What do you pay a property manager for?
I think that’s a fair question.
This post is meant to help you solve the property management vs. self management debate.
I’ve heard that from 50% to 80% of all rental properties in the United States are managed by the actual homeowner and not a professional manager. In fact, when we discuss our services I know people are thinking it, though they rarely asking it… “What am I paying you for?” What really are the reasons for hiring a property manager and what do their services include? Why does property management seem like such a “nickel and dime” business?
I’ll do my best to tackle under what circumstances it makes sense to hire a professional manager and also help define their scope of services.
Reasons you would hire a manager:
1. Saves you time when marketing – one of the biggest mistakes we see from self managed homes is in the marketing of the home; specifically their discipline to find the right renter.
Typically, it takes multiple showings to find the right tenant for your rental and you have to be consistent in showing it to make sure the law of averages works in your favor. You may get lucky and find the right tenant on showing one, but frequently it takes 7-10 showings.
Are you willing to drive to the property and show 10, 15, 20 times until you find the right tenant for your home? If you are, then you will be pleasantly surprised with how much time and money it saves you on the backend.
2. Application underwriting experience – professional managers aren’t perfect, but they are consistently better than self managed people about picking a tenant. I’ve seen many people make the poor decision of choosing a tenant with their heart and not their head. Bad tenants are good storytellers. Can you see someone telling you a story and you believing it and letting them move into your home?
3. You make better decisions – much like #2 above, the separation between an owner of a home and their tenant can be a healthy thing. Situations involving your home and where a tenant lives frequently become emotionally charged and a “buffer” for that can allow you to make a decision that doesn’t involve emotion.
Emotion clouds good judgement and a professional manager can help you maintain that clarity. Do you think you can remain level headed when dealing with a tenant who is not?
4. Landlord Tenant Law – whether you are ignorant to it or not, the Uniform Residential Landlord and Tenant Act of Alabama applies to you. If you aren’t in compliance with it and end up in court, judges don’t feel sorry for you because of your ignorance. They give no passes and you will pay dearly for it. If you are not willing to read the whole law and know that you can consistently comply with it, you may need a professional manager.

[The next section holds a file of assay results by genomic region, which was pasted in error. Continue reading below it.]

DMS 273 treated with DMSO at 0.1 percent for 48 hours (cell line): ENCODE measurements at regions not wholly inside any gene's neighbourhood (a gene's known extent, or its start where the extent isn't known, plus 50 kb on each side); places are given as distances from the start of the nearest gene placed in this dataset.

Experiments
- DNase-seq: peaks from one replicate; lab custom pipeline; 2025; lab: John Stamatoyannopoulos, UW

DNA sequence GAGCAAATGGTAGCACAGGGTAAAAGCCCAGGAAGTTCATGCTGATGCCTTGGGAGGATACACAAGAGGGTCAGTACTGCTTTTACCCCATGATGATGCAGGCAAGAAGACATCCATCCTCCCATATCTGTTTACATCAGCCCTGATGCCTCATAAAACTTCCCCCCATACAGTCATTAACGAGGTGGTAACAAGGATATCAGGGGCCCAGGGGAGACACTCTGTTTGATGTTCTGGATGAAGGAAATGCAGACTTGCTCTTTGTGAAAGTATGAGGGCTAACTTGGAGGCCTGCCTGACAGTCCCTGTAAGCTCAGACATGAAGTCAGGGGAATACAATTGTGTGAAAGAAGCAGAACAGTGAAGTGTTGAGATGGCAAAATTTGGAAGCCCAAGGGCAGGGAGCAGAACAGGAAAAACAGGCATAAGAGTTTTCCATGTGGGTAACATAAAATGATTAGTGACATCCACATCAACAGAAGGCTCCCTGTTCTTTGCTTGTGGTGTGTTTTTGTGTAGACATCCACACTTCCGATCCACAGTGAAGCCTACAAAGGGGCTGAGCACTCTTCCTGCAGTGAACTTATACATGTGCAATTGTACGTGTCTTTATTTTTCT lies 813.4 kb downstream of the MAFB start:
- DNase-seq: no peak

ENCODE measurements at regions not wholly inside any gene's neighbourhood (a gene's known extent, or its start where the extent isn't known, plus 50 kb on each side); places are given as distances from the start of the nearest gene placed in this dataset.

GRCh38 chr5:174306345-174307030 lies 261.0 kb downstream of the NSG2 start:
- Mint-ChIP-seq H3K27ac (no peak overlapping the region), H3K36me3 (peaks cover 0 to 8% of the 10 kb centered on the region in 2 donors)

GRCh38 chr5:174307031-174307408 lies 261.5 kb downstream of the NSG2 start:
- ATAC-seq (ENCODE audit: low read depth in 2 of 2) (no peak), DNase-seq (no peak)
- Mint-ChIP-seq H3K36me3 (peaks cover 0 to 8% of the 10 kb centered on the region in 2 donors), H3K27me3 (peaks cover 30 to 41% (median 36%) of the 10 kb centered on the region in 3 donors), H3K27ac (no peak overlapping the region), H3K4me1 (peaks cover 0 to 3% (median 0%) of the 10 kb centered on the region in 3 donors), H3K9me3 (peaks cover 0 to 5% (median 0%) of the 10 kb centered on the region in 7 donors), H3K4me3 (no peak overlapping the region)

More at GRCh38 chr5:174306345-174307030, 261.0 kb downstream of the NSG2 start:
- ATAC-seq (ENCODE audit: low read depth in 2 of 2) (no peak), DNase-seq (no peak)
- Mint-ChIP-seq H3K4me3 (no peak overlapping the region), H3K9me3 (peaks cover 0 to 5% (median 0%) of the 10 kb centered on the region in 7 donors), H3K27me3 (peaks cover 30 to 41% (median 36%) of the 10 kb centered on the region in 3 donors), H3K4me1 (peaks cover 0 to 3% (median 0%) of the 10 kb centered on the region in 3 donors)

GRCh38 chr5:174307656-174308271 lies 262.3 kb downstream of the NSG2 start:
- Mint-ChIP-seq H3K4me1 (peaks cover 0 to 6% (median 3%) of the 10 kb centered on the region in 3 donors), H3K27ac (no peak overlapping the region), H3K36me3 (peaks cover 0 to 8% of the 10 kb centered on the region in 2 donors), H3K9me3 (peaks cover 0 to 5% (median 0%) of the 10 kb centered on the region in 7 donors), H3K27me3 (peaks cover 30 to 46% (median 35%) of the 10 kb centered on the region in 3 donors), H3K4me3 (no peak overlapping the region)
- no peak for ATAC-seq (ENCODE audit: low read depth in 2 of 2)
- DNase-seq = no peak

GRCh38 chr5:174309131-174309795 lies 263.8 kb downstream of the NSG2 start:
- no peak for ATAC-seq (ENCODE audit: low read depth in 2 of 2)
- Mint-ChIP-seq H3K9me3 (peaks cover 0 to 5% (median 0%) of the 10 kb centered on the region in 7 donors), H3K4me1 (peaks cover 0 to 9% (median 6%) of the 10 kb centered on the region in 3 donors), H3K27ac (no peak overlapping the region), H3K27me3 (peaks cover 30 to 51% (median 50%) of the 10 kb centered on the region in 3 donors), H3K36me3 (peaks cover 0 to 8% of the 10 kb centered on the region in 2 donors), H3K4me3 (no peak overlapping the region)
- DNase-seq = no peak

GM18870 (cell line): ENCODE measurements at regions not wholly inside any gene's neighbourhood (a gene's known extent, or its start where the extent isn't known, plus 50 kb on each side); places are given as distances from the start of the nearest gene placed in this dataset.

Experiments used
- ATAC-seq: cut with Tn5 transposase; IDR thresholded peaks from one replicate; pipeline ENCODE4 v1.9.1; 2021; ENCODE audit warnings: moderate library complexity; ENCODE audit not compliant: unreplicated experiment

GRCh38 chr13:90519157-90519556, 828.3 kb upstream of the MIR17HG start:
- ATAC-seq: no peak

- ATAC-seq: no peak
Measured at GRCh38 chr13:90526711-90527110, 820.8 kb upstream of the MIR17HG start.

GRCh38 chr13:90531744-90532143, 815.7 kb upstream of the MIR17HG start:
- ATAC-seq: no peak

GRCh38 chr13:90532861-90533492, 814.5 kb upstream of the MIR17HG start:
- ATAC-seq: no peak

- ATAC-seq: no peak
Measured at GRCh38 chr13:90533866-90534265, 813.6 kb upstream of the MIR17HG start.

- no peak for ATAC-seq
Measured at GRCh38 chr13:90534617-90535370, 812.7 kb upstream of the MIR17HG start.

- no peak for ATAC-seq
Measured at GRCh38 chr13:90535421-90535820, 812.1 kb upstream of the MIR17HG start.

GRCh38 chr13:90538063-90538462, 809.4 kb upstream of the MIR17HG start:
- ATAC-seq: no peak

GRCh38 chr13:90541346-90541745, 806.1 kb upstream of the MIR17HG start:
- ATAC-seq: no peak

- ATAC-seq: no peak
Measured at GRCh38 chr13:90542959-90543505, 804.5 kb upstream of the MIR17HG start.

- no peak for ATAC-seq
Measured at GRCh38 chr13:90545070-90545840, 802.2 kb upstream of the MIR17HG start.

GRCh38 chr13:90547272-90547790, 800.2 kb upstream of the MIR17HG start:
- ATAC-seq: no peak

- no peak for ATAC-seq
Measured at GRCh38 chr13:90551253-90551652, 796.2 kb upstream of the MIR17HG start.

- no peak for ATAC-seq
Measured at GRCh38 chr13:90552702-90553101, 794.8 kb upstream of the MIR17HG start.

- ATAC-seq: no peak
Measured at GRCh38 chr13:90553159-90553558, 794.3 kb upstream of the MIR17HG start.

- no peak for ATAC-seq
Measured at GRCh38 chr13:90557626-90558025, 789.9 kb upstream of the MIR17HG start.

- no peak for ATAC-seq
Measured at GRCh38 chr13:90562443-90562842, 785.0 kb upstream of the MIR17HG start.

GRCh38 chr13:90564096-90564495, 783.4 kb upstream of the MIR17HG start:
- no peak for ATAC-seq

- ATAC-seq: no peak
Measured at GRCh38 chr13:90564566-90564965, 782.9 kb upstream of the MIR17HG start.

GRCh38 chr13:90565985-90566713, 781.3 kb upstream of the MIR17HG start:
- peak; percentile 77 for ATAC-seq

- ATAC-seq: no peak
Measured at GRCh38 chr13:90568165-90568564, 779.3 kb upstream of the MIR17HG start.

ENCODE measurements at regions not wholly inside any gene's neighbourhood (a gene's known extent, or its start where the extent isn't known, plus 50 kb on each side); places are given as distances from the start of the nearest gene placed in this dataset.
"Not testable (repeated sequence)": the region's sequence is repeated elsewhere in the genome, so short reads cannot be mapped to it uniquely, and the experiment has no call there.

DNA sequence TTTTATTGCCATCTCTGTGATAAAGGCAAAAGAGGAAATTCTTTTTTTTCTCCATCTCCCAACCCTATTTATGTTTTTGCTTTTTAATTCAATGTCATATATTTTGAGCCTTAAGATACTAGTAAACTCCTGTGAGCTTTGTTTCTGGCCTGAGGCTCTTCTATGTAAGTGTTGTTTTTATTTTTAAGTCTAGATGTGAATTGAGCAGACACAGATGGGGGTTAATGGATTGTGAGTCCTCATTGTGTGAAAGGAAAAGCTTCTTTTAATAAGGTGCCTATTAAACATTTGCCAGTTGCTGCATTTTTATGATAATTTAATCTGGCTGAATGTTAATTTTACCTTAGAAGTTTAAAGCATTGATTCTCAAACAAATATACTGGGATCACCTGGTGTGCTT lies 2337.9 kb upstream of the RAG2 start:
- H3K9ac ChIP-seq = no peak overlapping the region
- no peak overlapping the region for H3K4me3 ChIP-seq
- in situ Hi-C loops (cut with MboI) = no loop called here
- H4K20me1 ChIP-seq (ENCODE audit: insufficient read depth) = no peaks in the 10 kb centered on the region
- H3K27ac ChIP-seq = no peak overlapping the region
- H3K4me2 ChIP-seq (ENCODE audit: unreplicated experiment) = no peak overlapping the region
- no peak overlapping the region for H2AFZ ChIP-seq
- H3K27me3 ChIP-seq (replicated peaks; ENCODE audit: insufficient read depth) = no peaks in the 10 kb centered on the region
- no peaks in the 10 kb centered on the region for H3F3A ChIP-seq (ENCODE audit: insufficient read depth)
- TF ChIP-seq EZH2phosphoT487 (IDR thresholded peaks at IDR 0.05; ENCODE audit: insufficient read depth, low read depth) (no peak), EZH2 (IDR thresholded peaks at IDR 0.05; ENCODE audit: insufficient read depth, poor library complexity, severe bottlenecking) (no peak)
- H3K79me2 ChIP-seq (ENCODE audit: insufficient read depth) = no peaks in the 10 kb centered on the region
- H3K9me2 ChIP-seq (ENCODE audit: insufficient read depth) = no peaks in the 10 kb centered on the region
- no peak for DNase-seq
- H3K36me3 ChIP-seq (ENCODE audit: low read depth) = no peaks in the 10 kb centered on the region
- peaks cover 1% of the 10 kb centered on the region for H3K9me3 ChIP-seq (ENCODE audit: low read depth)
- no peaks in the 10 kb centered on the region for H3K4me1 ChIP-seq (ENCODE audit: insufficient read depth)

5. Availability for maintenance emergencies – Being a landlord means being knee deep in Murphy’s Law. Yes, I’ve had the a/c break on July 4th and the stove break on Thanksgiving. The biggest reasons tenants leave is a landlord’s unwillingness to get repairs handled quickly and that means on holidays as well.
Are you willing to answer the phone on Christmas day?
6. Preferred contractor pricing – Keep in mind that professional managers are handling dozens of toilets breaking and dozens of broken light fixtures each month. Because of the amount of business we are able to provide contractors, we frequently received discounted or preferred pricing. Usually, that benefit is passed along to you. Do you see the benefit of discounted pricing on work done to your home?
7. Collections and evictions – What happens if the worst happens? Even great tenants lose their job or their car breaks down and they need to use the money typically allotted to pay you for other expenses. Do you understand what it takes to collect that money and when it is time to evict a tenant?
Property Manager Scope of Services
Now that we’ve looked at the questions you should ask yourself when deciding whether to choose a professional manager or not, let’s take a look at what a manager does and outline their scope of services.
These typically fall into two categories . . . marketing and management.
1. Marketing – When marketing the home, a professional manager should oversee and be responsible for the whole “leasing pipeline”. That means they should oversee the marketing, showing, applications, lease signing and move in of your tenant. Your professional manager should provide you at a minimum the following to rent your home:
- Sign in the yard.
- Professional manager’s website posting.
- Posting to 3rd party websites such as Zillow and Trulia.
- Some sort of system for handling the traffic generated – whether that be a leasing agent answering the phone or a system for answering all the questions people have asked.